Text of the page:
Big food companies see ESG 'halo' as key to building brands
It's no secret that younger consumers are more likely to purchase from brands that operate in a purposeful, mission-driven way—but this also means there has been a wave of companies that market themselves as "clean" or "green" while continuing to put profits over mission. The Food Institute points out that differentiation for natural brands from these greenwashers is possible, but may require the help of rigorous certifications and organizations such as the B Corporation, which has seen purpose-driven brands acquired at faster rates than their competitors.
Under guise of climate benefit, manure is more valuable than milk at California dairies
Some California dairies are actually profiting more from methane production than milk production. According to The Fresno Bee, this is mainly because of the state’s “pay-to-pollute” climate change response, which incentivizes dairies to profit from the production of methane gases. Dairies are partnering with energy companies to install anaerobic digesters, which help convert “manure lagoons” into profitable energy. This is by no means clean energy, but it's leading more dairies and other large-scale animal feeding operations to expand herds and by extension worsen air and water quality.
Startups take the waste out of takeout
Hundreds of billions of single-use food takeout containers head to landfill each year, which is why The Guardian highlights several startups working to scale takeout solutions that pander to consumers' increasing desire to live sustainable lifestyles. The majority of these companies hark back to a time when reusing containers was a cultural and behavioral norm; however, they've built in an extra step or two at the beginning or end. For instance, in the case of DeliverZero, customers can drop off boxes at any DeliverZero restaurant or hand them to the courier who brings the next meal to their door.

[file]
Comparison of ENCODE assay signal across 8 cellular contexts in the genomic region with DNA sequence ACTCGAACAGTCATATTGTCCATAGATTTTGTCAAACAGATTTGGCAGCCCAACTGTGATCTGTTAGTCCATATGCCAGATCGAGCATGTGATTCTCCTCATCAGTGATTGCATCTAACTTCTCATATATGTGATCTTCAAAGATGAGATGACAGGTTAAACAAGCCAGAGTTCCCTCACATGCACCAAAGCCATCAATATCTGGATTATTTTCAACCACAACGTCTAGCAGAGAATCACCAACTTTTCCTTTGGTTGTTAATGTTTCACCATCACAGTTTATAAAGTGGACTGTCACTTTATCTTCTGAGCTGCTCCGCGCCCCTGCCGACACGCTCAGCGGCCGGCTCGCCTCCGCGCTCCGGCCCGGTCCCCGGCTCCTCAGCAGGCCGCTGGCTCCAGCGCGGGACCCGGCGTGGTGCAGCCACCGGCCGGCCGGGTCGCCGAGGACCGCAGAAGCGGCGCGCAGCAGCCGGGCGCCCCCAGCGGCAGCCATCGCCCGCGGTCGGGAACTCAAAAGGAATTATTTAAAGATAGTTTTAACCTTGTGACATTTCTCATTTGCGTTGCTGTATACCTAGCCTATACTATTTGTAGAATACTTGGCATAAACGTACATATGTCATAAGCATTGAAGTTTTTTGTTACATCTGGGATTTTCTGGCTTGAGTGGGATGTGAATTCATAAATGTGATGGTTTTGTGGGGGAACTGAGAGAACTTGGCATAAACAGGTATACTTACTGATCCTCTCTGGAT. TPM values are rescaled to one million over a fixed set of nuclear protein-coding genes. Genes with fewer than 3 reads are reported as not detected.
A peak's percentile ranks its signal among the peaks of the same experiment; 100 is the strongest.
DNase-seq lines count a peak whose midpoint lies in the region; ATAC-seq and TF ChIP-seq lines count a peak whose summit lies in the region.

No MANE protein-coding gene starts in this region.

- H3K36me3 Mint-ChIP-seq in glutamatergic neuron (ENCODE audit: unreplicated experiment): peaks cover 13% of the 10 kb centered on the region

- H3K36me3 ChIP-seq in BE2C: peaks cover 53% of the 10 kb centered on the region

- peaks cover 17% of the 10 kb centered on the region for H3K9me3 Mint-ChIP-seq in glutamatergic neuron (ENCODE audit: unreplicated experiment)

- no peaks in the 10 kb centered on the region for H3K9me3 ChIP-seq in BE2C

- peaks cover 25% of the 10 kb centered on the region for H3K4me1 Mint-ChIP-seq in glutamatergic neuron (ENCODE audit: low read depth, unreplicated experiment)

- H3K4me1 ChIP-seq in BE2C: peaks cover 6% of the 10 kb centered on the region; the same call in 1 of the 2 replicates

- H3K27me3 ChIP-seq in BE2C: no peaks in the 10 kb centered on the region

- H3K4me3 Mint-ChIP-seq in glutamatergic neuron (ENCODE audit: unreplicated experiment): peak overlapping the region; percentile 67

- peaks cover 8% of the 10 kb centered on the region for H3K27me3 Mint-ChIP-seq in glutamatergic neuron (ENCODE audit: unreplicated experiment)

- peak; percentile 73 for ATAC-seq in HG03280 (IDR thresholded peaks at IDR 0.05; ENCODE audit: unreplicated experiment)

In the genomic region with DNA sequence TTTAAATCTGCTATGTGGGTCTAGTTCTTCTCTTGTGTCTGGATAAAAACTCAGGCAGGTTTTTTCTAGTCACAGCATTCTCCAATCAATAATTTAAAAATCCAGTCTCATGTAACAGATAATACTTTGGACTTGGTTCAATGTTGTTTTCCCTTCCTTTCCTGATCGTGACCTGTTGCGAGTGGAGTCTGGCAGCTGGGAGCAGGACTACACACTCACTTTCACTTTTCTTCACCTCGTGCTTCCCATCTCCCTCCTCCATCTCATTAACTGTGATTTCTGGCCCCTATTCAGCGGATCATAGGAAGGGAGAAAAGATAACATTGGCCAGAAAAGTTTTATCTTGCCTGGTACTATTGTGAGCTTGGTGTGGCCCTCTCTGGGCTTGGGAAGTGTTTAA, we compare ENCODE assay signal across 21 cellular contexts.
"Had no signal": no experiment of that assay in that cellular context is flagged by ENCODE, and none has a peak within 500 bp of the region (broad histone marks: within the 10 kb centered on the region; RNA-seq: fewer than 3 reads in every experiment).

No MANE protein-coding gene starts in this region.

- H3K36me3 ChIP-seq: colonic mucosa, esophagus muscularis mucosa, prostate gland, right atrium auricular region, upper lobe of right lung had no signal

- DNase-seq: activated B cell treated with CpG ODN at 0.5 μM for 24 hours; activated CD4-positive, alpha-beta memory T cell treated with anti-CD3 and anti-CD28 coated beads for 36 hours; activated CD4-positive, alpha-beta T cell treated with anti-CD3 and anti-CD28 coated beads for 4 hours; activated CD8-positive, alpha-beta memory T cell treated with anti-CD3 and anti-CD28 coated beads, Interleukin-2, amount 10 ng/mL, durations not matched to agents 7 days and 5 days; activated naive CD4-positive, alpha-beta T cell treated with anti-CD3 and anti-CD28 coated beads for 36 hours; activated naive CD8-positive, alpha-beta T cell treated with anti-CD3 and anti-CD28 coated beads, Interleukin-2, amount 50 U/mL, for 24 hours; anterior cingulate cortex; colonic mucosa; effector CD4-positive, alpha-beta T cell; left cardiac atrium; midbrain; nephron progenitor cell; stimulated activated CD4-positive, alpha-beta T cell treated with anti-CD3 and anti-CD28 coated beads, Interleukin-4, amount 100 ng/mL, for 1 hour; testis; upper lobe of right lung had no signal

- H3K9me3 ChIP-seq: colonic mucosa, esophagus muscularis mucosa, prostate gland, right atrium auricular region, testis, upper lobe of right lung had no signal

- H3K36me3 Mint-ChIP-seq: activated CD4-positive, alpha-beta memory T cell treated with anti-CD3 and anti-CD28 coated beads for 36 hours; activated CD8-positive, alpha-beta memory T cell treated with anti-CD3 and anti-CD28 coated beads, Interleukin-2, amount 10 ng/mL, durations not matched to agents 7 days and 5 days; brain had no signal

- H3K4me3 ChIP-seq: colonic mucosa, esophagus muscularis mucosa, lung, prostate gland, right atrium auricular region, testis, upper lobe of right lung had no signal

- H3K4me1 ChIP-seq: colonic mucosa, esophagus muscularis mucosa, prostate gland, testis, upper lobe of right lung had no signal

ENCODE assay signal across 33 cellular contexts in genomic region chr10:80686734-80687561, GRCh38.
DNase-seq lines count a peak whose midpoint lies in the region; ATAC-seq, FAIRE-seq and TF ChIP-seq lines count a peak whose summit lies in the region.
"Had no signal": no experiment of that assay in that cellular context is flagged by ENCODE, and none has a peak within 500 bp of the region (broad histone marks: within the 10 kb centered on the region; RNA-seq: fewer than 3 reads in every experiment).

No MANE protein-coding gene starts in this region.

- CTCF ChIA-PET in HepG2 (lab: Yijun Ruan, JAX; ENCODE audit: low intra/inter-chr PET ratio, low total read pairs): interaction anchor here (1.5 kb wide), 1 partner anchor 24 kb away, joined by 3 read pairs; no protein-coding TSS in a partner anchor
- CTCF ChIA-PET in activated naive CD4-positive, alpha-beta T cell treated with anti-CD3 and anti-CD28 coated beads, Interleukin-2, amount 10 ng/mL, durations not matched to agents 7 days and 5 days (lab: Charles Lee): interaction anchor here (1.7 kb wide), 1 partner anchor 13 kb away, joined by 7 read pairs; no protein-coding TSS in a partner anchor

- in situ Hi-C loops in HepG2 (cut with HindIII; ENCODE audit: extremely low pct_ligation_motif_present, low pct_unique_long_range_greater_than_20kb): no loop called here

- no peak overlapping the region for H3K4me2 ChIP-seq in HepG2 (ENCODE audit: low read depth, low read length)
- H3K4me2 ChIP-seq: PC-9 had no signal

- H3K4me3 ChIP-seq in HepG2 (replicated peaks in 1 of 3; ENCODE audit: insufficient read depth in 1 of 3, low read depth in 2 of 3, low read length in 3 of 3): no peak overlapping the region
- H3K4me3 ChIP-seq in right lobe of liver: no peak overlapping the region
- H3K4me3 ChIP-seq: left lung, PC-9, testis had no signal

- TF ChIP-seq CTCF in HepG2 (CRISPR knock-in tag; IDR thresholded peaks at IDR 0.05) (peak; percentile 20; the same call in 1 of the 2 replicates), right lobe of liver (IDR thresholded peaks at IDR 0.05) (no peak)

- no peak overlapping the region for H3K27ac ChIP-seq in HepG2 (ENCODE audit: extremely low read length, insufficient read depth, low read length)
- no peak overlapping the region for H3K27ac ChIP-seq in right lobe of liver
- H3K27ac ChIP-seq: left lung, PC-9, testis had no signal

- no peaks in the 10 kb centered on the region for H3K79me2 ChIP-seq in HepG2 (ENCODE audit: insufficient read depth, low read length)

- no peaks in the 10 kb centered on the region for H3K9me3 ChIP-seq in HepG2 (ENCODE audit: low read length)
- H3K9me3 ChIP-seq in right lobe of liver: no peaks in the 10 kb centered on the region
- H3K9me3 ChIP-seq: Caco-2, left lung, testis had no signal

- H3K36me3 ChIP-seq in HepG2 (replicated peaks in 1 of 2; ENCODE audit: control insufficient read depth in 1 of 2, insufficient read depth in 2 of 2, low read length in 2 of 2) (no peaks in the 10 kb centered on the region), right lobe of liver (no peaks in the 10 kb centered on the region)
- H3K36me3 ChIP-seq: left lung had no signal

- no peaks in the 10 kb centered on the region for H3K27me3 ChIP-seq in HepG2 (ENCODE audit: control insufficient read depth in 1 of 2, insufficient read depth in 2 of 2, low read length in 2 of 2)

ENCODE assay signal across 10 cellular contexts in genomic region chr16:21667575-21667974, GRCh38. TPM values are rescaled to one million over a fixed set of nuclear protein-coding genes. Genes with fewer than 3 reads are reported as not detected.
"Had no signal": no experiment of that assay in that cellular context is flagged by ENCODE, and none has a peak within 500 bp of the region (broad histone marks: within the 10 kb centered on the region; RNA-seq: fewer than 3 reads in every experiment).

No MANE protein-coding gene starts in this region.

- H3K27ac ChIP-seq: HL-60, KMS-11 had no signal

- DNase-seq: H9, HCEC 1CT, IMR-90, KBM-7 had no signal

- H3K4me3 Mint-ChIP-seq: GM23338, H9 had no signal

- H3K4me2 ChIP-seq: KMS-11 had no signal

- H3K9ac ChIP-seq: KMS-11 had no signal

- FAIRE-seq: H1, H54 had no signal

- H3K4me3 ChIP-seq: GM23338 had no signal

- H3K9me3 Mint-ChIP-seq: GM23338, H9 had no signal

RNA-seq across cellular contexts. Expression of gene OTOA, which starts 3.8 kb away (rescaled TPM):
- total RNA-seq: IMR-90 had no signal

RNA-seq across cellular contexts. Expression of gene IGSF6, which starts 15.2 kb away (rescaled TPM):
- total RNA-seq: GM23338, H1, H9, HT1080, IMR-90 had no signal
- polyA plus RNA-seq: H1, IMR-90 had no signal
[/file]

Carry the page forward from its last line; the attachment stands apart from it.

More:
5 tactics used to spread vaccine misinformation in the wellness community, and why they work
Leaders in the wellness space hold immense emotional power over their audiences, which has contributed greatly to general anti-vaccine sentiment across the U.S. throughout the COVID-19 pandemic. The Washington Post writes that a combination of this, skepticism of institutions, taking science out of context, establishing themselves as "truth-seekers" and appealing to holistic health interests have collectively allowed these leaders to sow vaccine mistrust among the public. Additionally, digital wellness spaces can seem more attentive and welcoming than fact-based institutions.
Deep Space Food Challenge announces Phase 1 winners
This coverage from The Spoon reveals the companies with the most innovative solutions to both feeding a growing population and feeding astronauts traveling through the galaxy for an extended period of time. The majority of them use technologies that have steadily gained popularity in the food tech space, such as 3D printing, using bioreactors for cultured protein, and vertical farming. Ingredients including fungi, microbes, cultured cells/meat and insects were also popular among the competitors. Germany-based Space Cow, for instance, makes a system that converts carbon and waste streams into totally edible material, with the help of a food-grade micro-organisms and 3D printing.